Aunt Theodosia was still talking—bellowing, rather, with the blissful unconcern of the hard of hearing. “Twenty-two years old, and him a ripe thirty-seven. What does he want with a lovely nincompoop to warm his bed? After wearing my dearest sister to the bone, bearing and raising his children. Thirteen she gave him. Thirteen. And seven who lived!”

“We know, Auntie. We can count.” This voice, young and sweet, belonged to Maria’s sister Varvara, second of the seven living offspring. She spoke in softer tones than Theodosia.

“Don’t mumble like that, girl,” Theodosia snapped. “Speak up.”

“Hush now.” Varvara raised her voice as commanded. “The whole room can hear you.” She gestured with her right hand. “Including our stepmother.”

“Don’t be absurd. I’m whispering, just as you are,” Theodosia said at top volume. “Stepmother, indeed. Harlot, more like.”

Roxelana hissed again, louder this time, and Varvara pressed her lips together, as if trying not to giggle. In response Theodosia fixed Roxelana with her basilisk glare. “Ridiculous. Just ridiculous.”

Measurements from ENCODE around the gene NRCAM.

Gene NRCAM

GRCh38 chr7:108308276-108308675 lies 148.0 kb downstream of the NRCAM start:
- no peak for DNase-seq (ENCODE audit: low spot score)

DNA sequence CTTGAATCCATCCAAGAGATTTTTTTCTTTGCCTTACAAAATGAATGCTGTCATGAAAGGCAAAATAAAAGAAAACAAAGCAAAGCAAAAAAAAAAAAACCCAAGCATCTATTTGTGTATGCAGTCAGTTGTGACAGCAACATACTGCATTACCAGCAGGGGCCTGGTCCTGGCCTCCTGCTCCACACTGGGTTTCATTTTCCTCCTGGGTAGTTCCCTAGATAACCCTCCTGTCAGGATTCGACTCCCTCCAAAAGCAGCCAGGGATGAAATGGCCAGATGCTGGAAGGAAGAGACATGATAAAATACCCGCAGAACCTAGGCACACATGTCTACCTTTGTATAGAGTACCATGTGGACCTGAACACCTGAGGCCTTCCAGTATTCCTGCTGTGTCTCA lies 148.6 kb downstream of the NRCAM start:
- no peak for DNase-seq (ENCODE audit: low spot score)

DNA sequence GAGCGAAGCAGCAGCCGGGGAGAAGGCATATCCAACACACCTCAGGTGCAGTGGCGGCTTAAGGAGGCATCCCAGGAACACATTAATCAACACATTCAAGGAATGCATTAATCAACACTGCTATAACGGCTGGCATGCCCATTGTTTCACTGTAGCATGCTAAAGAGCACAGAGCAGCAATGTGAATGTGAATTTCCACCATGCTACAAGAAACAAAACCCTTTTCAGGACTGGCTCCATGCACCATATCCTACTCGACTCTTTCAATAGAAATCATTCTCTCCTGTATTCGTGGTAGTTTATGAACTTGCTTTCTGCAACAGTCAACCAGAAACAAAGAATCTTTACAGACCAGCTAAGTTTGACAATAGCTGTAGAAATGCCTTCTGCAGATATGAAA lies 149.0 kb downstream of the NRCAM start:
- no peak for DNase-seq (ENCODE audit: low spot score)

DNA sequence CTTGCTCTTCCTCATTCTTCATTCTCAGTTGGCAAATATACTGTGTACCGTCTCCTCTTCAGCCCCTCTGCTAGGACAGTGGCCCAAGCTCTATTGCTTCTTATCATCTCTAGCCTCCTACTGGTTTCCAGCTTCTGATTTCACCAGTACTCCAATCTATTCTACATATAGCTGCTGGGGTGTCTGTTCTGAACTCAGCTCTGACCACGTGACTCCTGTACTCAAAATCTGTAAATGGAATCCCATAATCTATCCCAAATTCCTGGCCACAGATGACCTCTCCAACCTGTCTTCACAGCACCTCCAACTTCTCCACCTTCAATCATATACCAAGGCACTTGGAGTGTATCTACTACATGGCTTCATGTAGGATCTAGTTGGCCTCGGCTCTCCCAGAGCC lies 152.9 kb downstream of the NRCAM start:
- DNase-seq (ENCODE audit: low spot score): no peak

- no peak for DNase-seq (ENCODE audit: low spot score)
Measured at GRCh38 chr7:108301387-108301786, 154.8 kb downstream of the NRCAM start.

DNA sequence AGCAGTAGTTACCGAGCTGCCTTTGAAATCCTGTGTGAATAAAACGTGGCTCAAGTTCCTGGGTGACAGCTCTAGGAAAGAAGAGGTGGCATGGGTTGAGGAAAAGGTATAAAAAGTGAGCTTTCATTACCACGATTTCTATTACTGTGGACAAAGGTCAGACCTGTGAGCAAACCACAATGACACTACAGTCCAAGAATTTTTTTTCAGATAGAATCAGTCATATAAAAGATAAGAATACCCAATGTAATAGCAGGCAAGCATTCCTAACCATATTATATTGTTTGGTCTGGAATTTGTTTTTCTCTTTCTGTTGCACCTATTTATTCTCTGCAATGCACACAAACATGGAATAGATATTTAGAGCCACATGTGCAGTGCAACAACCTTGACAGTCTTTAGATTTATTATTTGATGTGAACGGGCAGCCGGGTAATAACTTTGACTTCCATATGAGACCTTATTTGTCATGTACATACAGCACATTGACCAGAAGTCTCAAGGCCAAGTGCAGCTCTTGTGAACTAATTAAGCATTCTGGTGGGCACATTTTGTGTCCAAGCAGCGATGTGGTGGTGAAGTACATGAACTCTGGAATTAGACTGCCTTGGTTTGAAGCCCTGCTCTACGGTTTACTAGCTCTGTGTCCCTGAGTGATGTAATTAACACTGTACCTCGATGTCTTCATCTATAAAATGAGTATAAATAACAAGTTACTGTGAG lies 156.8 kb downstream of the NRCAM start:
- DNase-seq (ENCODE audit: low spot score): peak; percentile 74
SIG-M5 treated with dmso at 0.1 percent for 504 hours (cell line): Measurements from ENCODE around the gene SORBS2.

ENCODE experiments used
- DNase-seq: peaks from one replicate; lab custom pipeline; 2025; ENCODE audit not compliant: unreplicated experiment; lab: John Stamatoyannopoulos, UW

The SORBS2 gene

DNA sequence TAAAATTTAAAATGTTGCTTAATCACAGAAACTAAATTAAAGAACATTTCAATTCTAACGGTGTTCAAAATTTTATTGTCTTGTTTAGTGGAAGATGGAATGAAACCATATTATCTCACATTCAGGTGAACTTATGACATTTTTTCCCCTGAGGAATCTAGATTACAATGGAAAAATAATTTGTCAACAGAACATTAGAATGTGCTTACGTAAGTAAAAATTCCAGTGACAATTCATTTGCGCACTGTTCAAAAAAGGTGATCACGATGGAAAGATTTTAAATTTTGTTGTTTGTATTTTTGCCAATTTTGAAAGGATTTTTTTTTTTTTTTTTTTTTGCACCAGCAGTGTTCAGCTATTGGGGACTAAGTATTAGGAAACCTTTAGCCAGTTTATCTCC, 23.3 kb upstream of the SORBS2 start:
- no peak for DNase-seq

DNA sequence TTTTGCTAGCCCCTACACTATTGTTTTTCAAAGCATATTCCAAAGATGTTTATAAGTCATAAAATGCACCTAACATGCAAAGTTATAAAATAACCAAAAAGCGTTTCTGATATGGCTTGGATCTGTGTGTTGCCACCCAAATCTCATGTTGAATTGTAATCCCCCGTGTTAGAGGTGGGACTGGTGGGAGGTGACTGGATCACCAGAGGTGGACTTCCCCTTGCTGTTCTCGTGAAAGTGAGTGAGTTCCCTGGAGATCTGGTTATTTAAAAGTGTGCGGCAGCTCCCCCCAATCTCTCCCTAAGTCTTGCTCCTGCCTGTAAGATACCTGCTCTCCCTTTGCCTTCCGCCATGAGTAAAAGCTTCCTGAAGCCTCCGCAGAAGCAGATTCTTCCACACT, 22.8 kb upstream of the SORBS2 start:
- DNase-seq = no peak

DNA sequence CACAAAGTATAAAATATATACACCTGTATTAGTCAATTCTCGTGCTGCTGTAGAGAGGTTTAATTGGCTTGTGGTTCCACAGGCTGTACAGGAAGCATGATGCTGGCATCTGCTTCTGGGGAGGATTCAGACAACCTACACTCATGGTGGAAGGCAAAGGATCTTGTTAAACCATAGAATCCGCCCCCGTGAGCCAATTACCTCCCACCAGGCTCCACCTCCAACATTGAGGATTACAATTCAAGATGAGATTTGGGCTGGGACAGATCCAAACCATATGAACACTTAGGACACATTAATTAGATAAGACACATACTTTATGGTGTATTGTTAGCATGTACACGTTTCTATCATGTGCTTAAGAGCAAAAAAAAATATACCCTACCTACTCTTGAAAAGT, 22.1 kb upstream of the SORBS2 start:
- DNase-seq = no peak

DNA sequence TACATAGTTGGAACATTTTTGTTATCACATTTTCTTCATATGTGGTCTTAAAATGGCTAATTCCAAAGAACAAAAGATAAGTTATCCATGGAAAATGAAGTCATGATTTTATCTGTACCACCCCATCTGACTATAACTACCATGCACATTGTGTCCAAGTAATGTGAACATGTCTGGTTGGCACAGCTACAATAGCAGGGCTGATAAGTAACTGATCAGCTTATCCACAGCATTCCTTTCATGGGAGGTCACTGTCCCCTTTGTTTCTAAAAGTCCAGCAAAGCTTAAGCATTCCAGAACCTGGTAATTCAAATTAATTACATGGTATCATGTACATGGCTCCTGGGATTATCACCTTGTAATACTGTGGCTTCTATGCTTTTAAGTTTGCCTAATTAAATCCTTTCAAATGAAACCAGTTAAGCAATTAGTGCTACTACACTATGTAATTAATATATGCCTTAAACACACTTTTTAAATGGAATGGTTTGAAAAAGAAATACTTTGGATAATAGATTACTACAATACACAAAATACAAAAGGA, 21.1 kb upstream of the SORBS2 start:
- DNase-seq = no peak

“You’re being rude, Auntie,” Maria said. Anything to deflect the discussion to another channel, although she agreed with Theodosia. Watching Papa glow like a schoolboy while her stepmother flirted and cooed left her two steps short of disgust. Parents were not supposed to act like that.

As for this new match with her stepmother’s discarded lover, Theodosia was right: Papa had lost his mind. A man nine years older than Maria, and a Tatar—what would they talk about?